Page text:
Education at 732-932-9271 for information.
Equine Exercise Physiology
This in-depth course emphasizes the unique aspect of the equine as an
athlete, and is offered for undergraduate and graduate credit.
Techniques in Equine Exercise Physiology
In Techniques in Equine Exercise Physiology (11:067:403) experiential
learning opportunities are supplemented with focused formal classroom
sessions that utilize a small group learning format and a Socratic style
exchange between students and the instructor. The primary goal of the course
is to use the studies conducted in the lab as a real time method to teach
about the scientific method, sound scientific practices, and the
physiological responses to exercise.
Topics in Equine Science
Scientific papers on “hot” topics in the equine industry are discussed.
Research in Animal Science
An independent study course in which students help the equine faculty with research
projects and learn scientific methods and techniques.
Students learn about and assist with the day-to-day care of the research horses at Rutgers.
Animal Handling, Fitting and Exhibition
Students get "hands-on" experience grooming and training yearlings for
in-hand exhibition on Ag Field Day and the annual
Young Horse Teaching and Research yearling auction.
Other courses that address equine topics:
Animal Science; Animal Reproduction; Animal Nutrition; Livestock
Production and Management; and Endocrinology.
Rutgers Equine Program – Questions and Answers
- What makes our program unique?
The Equine Program has a strong background in basic science, undergraduate
research experience, and exposure to the tremendous variety of horse
events and management systems available in New Jersey. Student advising is
a high priority. When first-year students declare the Animal Sciences
major, the Curriculum Coordinator then assigns an advisor in the major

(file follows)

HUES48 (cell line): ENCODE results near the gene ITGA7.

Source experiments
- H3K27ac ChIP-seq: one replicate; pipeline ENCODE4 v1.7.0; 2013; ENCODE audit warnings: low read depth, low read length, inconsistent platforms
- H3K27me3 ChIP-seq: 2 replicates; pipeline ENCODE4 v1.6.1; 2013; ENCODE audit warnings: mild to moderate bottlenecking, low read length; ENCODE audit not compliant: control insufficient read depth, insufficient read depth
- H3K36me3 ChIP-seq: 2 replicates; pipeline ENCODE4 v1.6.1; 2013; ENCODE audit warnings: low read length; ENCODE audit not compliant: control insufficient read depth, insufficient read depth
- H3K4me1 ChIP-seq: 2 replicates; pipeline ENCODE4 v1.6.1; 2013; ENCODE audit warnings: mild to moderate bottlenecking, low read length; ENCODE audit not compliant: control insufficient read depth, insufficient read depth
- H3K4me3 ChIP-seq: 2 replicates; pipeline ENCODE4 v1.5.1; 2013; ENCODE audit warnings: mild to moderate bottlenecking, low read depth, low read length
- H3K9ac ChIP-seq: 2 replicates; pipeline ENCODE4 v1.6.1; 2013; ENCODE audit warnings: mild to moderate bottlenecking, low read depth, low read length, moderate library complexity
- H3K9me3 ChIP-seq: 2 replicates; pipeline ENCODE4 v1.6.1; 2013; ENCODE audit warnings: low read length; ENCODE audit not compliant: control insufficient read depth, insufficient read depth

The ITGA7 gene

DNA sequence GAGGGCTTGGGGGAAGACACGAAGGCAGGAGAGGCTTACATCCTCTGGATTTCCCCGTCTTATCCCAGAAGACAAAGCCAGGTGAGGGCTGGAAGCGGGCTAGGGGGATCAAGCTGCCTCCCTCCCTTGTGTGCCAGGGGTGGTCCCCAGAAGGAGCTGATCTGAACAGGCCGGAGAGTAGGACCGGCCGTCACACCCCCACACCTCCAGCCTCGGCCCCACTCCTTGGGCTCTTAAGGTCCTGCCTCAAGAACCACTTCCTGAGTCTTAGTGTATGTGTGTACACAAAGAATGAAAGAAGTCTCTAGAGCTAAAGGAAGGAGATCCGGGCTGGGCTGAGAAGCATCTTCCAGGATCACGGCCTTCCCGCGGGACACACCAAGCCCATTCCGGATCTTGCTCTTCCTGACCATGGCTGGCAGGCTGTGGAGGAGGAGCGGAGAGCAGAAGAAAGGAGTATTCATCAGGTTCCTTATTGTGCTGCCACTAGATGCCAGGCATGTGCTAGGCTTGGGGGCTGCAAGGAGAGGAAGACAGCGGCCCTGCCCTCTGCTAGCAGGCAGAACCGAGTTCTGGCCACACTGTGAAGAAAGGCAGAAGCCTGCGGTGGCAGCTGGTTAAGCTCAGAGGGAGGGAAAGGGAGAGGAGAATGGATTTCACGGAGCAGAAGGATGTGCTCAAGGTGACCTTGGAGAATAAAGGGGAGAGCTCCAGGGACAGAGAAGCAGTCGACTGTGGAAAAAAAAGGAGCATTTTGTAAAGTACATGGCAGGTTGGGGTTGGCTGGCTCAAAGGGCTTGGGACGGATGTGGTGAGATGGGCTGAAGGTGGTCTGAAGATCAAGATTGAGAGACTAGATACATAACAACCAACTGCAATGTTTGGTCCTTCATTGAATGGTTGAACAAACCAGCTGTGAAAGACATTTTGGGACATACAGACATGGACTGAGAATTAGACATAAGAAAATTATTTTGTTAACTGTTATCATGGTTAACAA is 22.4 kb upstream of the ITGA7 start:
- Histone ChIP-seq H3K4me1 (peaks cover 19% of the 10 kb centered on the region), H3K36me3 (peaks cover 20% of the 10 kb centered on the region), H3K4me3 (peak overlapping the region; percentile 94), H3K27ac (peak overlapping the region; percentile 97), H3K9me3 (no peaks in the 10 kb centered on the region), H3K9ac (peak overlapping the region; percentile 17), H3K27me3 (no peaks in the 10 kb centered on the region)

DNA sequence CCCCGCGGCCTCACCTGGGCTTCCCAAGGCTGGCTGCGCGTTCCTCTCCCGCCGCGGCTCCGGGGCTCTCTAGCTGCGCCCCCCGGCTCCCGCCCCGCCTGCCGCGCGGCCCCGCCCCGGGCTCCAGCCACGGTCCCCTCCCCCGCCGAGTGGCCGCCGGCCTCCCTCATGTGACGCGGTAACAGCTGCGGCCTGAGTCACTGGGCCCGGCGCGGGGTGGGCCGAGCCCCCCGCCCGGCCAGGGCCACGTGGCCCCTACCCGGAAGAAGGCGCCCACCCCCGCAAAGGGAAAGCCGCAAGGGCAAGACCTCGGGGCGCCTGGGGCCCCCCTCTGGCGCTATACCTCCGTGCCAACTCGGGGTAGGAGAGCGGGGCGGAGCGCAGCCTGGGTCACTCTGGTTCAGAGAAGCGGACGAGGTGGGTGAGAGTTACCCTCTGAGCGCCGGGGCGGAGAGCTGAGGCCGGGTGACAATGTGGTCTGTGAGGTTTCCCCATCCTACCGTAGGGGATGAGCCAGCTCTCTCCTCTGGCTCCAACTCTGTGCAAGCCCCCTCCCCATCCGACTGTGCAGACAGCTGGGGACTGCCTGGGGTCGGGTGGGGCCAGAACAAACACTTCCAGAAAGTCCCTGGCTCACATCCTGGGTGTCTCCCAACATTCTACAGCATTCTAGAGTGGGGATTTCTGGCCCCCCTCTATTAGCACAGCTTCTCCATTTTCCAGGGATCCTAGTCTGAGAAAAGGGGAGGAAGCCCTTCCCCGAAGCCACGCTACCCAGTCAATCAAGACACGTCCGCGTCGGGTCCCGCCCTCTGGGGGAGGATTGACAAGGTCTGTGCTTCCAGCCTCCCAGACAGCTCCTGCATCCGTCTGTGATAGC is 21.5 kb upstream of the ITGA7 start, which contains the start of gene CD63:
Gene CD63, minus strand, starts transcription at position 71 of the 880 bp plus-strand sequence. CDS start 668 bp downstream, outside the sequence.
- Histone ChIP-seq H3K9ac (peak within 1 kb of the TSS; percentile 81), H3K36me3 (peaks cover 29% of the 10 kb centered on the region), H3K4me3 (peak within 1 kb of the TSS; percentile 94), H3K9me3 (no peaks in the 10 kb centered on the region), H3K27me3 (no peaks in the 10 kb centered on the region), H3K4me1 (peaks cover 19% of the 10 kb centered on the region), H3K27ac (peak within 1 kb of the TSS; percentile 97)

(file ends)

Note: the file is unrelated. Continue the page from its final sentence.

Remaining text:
based on option interest and academic strength. Eleven faculty serve as
- Does the equine academic program provide scholarships?
Scholarships are available to women who are New Jersey residents pursuing Equine Science
at the School of Environmental and Biological Sciences from the
C. Murphy Endowed Scholarship in Equine Science. They are awarded to
full-time undergraduates based on academic merit, demonstrated interest in
equine science, and financial need. Up to six $1,000 scholarships will be
awarded each year, at least one to an incoming student, and they may be
renewed annually upon approval of the scholarship selection committee. For
Equine Science Center
57 U.S. Highway 1
New Brunswick, NJ 08901-8554
Applications are due May 1 of each calendar year.
- What types of jobs in the horse industry do graduates hold?
Many go to veterinary school or graduate school; some obtain jobs in the equine industry
(feed or pharmaceutical companies, horse farms, media, etc.)
- Does the program emphasize a particular area of academics?
The emphasis is primarily on science, with special focus on nutrition,
behavior and exercise physiology.
- Does the program emphasize a particular theory or philosophy of riding
or does it try to give students experience in a variety of riding and
training styles and philosophies?
In our classes and independent studies, students are exposed to as wide a
variety of philosophies and theories as possible, from dressage to western
riding, high level performance horses and racehorses to backyard pleasure horses. We do
not have riding facilities and do not teach riding. We do have an
intercollegiate equestrian team which trains both for English and western
equitation. Its website is
http://www.wix.com/rutgers_equestrian/rutgers-equestrian-team. Our students also organize other clubs
including the Equine Science Club, Pre-Vet Club, Animal Science Club, and
Rutgers Mounted Patrol.
- Are there other opportunities for students pursuing equine science?
Rutgers School of Environmental and Biological Sciences is host to the region’s only Equine Science Center,
an interdisciplinary program of cutting-edge science based on practical
application of knowledge, and delivered to the people of the state through
various outreach programs.